117 Nasty Women

nastywomenby Laura Jones & Heather McDaid, eds., 2017

Leave it to Book Riot to not only force me to read outside of my typical bounds, but also to lead me right to the perfect books at the perfect times. When I read their article extolling British indie publisher 404 Ink‘s Nasty Women: A Collection of Essays & Accounts on What It Is Like to Be a Woman in the 21st Century, I jumped at the chance to use it to fulfill the “read a book published by a micropress” challenge task. While the book went immediately out of print on the day of its release – International Women’s Day – I was pleased to receive notice the very next day that the ebook was available for immediate download. Download I did and not only am I glad to have crossed off this difficult task, I’m happy to have done it while also providing support to the authors speaking on these very necessary subjects.

The title is, of course, in response to Hillary Clinton being deemed as such and, accordingly, the essays herein depict numerous ways in which women in the 21st century are refusing to be docile and silent, thereby being nasty in their own ways. The book is commendable simply for the sheer variety of subjects tackled within. There are, of course, many responses to the gut-wrenching news of our 45th president, but there are also many portrayals of the diversity of women’s lives that are so important to the overall discussion of feminism. I am female and biracial, but that does not mean my experience is not limited – I don’t know what it’s like to be Muslim or transgender or have a physical impairment and, thus, these are topics I need to be schooled on, too.

While I was familiar with many of the topics broached in the book, I was equally impressed by how a writer’s specific experience was able to open my eyes. Jen McGregor’s “Lament: Living with the Consequences of Contraception,” was not just your oft heard rant against those who would criticize the childless by choice, but a disturbing account of how birth control and women’s lack of agency over their own bodies can wreak very serious medical havoc. In “The Nastiness of Survival,” Mel Reeve speaks on the performance of the rape survivor and how damaging the notions of the “perfect survivor” and the “bad survivor” are for all those who experience sexual assault. And in “Resisting by Existing: Carving Out Accessible Spaces,” Belle Owen proclaims that “success to me is no longer ‘passing,’ but standing out.” Owen is referring to her use of a wheelchair, something that allows her a freedom that others would seek to take away by denying her access to numerous places. In doing so Owen offers a fitting metaphor for many on the wrong side of an oppressive regime: “Prejudice lies at the heart of segregation. My greatest act for change is not retiring to the spaces designated to me by society or, worse yet, retreating or resigning when there are none.”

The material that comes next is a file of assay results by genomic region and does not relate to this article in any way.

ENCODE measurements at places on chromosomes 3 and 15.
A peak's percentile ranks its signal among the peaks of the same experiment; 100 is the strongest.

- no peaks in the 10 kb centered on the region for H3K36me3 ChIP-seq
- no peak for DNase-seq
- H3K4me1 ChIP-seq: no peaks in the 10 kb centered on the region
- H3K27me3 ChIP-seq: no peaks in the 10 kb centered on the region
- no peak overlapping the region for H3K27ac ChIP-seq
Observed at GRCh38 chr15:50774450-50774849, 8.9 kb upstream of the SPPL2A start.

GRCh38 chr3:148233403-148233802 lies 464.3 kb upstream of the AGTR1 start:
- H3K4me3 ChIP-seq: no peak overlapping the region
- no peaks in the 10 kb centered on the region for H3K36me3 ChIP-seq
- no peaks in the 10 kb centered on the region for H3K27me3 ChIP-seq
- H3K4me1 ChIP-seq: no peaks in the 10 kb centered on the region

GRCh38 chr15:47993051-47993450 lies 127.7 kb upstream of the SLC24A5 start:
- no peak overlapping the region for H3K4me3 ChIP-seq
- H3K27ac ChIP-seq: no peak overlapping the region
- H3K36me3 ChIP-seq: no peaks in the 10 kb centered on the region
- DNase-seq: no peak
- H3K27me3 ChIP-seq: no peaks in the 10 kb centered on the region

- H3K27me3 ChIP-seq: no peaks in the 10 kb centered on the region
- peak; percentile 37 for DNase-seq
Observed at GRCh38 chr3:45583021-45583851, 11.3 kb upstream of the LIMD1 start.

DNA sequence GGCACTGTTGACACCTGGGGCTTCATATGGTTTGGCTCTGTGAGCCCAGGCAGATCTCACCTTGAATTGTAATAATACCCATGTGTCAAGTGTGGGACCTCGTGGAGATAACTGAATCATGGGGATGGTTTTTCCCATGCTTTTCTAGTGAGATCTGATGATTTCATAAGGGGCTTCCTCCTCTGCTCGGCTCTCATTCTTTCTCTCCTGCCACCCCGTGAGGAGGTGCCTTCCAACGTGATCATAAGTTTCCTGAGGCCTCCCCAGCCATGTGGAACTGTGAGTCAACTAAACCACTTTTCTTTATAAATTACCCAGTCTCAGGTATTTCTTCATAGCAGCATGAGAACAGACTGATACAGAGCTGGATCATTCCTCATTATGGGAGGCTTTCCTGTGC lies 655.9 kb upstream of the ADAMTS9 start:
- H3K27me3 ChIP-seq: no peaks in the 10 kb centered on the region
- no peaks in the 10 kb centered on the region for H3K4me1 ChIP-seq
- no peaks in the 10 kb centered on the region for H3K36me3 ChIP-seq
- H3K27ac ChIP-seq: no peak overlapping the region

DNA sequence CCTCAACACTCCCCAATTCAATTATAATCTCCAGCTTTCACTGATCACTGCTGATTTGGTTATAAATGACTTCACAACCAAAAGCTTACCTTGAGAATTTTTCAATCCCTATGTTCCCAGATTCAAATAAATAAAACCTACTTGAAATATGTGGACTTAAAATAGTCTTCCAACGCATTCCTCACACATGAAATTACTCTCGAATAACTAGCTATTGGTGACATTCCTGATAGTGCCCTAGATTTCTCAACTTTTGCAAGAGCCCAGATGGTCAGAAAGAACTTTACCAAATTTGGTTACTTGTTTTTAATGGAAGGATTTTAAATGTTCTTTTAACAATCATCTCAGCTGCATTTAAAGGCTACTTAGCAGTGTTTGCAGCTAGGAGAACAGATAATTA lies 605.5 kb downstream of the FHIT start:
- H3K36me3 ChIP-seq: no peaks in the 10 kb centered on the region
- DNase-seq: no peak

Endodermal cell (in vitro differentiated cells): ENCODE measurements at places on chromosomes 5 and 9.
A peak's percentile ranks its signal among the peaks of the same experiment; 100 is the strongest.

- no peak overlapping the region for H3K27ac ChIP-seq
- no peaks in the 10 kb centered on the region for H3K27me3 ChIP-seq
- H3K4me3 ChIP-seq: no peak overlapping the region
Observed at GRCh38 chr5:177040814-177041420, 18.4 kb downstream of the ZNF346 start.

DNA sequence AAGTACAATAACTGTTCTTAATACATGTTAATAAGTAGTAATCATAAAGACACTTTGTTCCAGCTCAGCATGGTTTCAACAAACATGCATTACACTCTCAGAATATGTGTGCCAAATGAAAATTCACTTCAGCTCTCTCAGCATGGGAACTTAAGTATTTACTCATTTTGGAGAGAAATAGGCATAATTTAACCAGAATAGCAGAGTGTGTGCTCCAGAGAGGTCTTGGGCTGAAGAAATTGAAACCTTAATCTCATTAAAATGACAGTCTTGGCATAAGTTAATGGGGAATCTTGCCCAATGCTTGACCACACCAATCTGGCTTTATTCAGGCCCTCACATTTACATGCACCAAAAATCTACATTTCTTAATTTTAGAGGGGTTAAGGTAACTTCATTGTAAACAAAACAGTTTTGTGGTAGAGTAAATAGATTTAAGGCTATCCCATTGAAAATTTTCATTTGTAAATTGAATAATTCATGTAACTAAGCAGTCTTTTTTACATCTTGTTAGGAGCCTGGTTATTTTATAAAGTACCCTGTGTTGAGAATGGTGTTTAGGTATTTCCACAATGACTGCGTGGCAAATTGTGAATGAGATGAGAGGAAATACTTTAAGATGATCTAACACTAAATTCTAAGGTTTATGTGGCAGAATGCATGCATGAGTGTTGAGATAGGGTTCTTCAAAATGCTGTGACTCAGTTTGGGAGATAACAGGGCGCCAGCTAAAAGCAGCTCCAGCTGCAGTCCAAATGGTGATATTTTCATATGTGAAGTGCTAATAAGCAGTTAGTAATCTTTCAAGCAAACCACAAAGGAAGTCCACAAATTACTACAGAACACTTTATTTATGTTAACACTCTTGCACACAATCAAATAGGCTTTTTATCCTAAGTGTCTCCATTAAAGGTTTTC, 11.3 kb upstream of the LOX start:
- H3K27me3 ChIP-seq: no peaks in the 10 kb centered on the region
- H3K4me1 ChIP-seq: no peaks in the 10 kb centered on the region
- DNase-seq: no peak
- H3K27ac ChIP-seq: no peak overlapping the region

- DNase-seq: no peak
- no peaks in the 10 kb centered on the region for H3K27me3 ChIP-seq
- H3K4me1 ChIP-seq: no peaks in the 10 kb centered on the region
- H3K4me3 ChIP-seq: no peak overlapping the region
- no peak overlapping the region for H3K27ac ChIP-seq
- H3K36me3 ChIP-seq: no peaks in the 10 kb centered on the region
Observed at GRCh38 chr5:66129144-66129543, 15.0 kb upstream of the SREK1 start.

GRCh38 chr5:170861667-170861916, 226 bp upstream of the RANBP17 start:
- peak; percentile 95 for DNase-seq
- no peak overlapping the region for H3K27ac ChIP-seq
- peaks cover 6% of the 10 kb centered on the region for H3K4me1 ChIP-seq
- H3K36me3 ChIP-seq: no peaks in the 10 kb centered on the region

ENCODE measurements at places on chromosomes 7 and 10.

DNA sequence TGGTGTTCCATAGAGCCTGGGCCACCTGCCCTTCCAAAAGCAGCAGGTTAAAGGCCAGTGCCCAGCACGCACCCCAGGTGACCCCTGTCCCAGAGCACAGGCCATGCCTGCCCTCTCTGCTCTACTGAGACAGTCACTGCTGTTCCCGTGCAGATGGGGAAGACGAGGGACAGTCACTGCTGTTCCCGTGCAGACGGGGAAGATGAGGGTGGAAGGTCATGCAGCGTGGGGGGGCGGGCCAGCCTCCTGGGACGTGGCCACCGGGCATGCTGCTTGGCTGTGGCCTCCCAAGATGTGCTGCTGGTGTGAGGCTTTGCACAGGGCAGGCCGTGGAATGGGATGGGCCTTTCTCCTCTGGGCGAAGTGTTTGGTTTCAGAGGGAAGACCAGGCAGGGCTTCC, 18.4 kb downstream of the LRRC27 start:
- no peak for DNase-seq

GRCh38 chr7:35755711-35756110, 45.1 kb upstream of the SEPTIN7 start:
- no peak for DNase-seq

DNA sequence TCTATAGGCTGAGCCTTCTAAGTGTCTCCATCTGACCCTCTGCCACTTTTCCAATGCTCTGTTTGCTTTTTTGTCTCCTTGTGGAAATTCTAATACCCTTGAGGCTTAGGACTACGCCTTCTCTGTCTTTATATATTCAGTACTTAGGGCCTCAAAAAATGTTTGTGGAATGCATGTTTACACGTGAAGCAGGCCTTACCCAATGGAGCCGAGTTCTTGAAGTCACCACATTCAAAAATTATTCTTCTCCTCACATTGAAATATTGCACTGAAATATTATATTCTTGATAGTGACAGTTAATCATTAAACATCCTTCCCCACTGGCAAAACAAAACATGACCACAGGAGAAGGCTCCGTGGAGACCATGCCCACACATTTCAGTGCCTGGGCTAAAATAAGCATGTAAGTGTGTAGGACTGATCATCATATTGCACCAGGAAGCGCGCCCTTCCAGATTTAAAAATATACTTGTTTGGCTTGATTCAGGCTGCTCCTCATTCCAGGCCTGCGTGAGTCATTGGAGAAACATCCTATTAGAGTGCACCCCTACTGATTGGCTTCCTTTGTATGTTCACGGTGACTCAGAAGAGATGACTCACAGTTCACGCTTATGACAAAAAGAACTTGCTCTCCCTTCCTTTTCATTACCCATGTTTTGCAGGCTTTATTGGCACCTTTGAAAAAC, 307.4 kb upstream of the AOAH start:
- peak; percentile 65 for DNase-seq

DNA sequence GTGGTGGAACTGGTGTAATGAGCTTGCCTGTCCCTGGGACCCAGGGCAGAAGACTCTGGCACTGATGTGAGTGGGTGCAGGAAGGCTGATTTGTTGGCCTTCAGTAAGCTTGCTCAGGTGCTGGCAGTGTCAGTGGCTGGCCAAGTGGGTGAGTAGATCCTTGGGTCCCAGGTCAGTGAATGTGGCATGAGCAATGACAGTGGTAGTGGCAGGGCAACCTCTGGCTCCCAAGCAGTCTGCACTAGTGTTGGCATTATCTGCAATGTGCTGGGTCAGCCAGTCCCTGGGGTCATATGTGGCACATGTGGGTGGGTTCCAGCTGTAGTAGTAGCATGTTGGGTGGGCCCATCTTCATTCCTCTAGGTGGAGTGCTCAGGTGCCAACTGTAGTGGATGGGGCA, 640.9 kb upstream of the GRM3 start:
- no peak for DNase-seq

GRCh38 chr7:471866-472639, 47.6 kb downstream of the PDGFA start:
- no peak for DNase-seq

“Sometimes, it feels like rebellion to claim our space without apology,” Sim Bajwa writes in “Go Home,” an essay on being a first generation British-Indian. Truly, that’s what this book is about. It should be not be too much to ask to exist without threat of recourse, to tell our experiences without being discredited, to receive the same rights and privileges theoretically granted to all citizens, and yet, somehow, that is considered rebellious. Well, if that must be so, we need more women telling their experiences and more readers and listeners willing to accept what they say as truth. Kudos to 404 Ink and the authors in this book for helping to forge that path.

[Book Riot Read Harder Challenge: read a book published by a micropress.]

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